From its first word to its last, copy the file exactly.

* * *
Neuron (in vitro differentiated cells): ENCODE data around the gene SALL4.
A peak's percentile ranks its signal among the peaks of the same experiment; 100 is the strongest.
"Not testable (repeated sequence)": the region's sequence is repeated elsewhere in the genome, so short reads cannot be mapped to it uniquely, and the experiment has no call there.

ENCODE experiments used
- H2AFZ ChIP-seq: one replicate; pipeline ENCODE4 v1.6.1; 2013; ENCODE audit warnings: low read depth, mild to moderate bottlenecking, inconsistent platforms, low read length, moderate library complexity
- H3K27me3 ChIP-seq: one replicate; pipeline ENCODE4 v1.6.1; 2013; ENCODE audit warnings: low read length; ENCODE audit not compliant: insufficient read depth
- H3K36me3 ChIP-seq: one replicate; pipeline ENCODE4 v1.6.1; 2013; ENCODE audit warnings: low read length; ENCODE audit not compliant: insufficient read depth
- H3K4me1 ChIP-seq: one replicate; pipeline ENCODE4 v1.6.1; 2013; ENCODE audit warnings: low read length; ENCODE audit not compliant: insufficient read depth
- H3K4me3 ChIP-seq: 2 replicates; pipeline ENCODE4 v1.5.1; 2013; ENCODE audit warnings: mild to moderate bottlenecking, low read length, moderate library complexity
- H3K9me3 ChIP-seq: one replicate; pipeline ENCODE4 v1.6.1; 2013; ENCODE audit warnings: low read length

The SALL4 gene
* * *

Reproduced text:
Neuron (in vitro differentiated cells): ENCODE data around the gene SALL4.
A peak's percentile ranks its signal among the peaks of the same experiment; 100 is the strongest.
"Not testable (repeated sequence)": the region's sequence is repeated elsewhere in the genome, so short reads cannot be mapped to it uniquely, and the experiment has no call there.

ENCODE experiments used
- H2AFZ ChIP-seq: one replicate; pipeline ENCODE4 v1.6.1; 2013; ENCODE audit warnings: low read depth, mild to moderate bottlenecking, inconsistent platforms, low read length, moderate library complexity
- H3K27me3 ChIP-seq: one replicate; pipeline ENCODE4 v1.6.1; 2013; ENCODE audit warnings: low read length; ENCODE audit not compliant: insufficient read depth
- H3K36me3 ChIP-seq: one replicate; pipeline ENCODE4 v1.6.1; 2013; ENCODE audit warnings: low read length; ENCODE audit not compliant: insufficient read depth
- H3K4me1 ChIP-seq: one replicate; pipeline ENCODE4 v1.6.1; 2013; ENCODE audit warnings: low read length; ENCODE audit not compliant: insufficient read depth
- H3K4me3 ChIP-seq: 2 replicates; pipeline ENCODE4 v1.5.1; 2013; ENCODE audit warnings: mild to moderate bottlenecking, low read length, moderate library complexity
- H3K9me3 ChIP-seq: one replicate; pipeline ENCODE4 v1.6.1; 2013; ENCODE audit warnings: low read length

The SALL4 gene